Radiosensitization by the histone deacetylase inhibitor vorinostat under hypoxia and with capecitabine in experimental colorectal carcinoma
1 Department of Tumor Biology, Norwegian Radium Hospital, Oslo University Hospital, P.O. Box 4953, Nydalen, 0424, Oslo, Norway
2 Institute of Clinical Medicine, University of Oslo, Oslo, Norway
3 Department of Oncology, Akershus University Hospital, Lørenskog, Norway
4 Department of Medical Physics, Norwegian Radium Hospital, Oslo University Hospital, Oslo, Norway
Radiation Oncology 2012, 7:165 doi:10.1186/1748-717X-7-165Published: 27 September 2012
The histone deacetylase inhibitor vorinostat is a candidate radiosensitizer in locally advanced rectal cancer (LARC). Radiosensitivity is critically influenced by hypoxia; hence, it is important to evaluate the efficacy of potential radiosensitizers under variable tissue oxygenation. Since fluoropyrimidine-based chemoradiotherapy (CRT) is the only clinically validated regimen in LARC, efficacy in combination with this established regimen should be assessed in preclinical models before a candidate drug enters clinical trials.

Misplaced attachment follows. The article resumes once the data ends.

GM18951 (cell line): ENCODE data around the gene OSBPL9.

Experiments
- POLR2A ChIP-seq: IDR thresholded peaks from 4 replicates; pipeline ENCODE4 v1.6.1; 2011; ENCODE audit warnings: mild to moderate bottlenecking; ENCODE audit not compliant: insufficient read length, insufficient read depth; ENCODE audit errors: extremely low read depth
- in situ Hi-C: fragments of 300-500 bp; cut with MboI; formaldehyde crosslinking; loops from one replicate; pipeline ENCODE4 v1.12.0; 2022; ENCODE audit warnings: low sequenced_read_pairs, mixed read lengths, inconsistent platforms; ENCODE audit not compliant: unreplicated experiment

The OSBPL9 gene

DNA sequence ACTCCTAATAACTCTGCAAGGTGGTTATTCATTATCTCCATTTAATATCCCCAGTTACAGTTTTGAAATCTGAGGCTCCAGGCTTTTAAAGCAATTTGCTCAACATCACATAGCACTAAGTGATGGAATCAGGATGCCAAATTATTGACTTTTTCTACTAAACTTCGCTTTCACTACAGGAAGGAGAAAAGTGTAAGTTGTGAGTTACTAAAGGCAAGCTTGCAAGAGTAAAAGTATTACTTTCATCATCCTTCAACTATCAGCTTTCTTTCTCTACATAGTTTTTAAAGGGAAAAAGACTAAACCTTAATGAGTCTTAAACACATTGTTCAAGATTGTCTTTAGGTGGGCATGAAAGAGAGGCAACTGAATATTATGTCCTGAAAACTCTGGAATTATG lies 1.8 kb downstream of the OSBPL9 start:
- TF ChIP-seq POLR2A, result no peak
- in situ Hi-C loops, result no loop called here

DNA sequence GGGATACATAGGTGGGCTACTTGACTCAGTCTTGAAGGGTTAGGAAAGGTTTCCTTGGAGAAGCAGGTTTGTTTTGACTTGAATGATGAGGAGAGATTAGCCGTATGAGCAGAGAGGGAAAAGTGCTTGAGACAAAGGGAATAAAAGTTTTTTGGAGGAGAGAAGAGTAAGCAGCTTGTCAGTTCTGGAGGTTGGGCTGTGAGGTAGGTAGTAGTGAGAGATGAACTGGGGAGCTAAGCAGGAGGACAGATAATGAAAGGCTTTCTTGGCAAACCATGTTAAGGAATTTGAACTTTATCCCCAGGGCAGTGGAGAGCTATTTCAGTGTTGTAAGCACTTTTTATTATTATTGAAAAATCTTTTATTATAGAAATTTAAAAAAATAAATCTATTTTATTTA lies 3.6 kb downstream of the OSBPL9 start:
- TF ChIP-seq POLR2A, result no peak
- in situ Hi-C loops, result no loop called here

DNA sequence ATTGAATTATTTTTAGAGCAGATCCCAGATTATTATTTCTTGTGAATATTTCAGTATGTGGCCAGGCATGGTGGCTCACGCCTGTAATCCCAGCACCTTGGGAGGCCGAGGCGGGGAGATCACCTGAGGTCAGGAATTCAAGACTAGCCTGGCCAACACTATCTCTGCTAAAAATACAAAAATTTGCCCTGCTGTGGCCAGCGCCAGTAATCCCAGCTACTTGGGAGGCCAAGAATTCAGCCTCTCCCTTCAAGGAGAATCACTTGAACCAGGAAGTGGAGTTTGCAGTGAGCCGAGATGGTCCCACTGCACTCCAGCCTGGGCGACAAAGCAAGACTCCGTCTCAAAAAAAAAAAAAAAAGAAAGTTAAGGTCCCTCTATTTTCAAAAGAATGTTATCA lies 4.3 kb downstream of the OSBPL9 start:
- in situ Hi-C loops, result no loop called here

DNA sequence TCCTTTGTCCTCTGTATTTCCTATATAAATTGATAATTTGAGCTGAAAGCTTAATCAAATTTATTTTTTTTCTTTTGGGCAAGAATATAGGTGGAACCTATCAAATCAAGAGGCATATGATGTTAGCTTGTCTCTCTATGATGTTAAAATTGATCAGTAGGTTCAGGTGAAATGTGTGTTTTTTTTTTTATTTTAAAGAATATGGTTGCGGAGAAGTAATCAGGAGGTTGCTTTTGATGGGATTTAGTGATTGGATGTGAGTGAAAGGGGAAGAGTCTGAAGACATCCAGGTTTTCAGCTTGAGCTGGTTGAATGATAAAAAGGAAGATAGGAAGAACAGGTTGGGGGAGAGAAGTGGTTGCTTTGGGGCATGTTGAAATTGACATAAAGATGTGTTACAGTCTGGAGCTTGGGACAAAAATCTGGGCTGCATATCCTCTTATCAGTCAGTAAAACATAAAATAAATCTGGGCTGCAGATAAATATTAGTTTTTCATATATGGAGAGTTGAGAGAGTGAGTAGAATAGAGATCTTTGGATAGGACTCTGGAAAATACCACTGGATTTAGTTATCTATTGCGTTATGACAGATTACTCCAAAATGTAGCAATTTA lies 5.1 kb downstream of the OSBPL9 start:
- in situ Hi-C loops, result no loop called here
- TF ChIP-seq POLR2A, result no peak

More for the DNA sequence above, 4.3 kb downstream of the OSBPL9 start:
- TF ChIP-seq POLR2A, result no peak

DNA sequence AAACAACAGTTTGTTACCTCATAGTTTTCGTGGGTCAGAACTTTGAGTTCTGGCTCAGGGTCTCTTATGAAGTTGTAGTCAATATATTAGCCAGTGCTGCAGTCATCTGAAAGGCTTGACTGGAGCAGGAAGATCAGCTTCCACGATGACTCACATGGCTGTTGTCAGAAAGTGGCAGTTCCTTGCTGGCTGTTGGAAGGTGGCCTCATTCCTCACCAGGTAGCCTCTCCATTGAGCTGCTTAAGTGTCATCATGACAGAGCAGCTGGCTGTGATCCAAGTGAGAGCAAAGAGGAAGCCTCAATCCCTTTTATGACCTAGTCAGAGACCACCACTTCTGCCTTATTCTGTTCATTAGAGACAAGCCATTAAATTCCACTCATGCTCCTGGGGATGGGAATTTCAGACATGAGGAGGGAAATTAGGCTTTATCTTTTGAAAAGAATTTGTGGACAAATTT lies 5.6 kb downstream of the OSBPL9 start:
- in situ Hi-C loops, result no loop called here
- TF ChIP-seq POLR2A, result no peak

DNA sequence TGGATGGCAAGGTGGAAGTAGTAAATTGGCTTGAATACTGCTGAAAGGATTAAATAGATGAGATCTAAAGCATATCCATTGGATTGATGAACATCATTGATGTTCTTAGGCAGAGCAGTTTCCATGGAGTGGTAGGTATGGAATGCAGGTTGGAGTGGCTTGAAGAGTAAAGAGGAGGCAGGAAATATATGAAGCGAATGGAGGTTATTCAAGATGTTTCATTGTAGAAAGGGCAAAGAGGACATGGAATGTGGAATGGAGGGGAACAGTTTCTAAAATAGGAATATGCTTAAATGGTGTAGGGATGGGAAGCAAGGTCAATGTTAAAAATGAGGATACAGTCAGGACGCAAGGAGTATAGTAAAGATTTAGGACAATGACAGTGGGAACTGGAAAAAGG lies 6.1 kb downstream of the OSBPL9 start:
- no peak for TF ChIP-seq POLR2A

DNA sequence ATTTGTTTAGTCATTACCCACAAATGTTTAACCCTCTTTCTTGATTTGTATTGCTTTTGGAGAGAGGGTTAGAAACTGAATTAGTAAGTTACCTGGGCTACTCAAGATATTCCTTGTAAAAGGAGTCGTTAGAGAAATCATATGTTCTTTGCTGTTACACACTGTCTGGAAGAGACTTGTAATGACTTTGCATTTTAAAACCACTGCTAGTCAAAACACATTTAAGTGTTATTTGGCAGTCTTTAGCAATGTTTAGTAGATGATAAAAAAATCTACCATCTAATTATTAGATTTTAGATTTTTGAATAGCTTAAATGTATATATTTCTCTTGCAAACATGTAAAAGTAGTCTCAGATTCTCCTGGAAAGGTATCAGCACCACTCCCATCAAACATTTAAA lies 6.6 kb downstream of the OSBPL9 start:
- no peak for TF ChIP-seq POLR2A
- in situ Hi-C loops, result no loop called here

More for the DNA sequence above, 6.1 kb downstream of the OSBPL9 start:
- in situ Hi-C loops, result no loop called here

Radiosensitization by vorinostat under hypoxia was studied in four colorectal carcinoma cell lines and in one colorectal carcinoma xenograft model by analysis of clonogenic survival and tumor growth delay, respectively. Radiosensitizing effects of vorinostat in combination with capecitabine were assessed by evaluation of tumor growth delay in two colorectal carcinoma xenografts models.
Under hypoxia, radiosensitization by vorinostat was demonstrated in vitro in terms of decreased clonogenicity and in vivo as inhibition of tumor growth. Adding vorinostat to capecitabine-based CRT increased radiosensitivity of xenografts in terms of inhibited tumor growth.
Vorinostat sensitized colorectal carcinoma cells to radiation under hypoxia in vitro and in vivo and improved therapeutic efficacy in combination with capecitabine-based CRT in vivo. The results encourage implementation of vorinostat into CRT in LARC trials.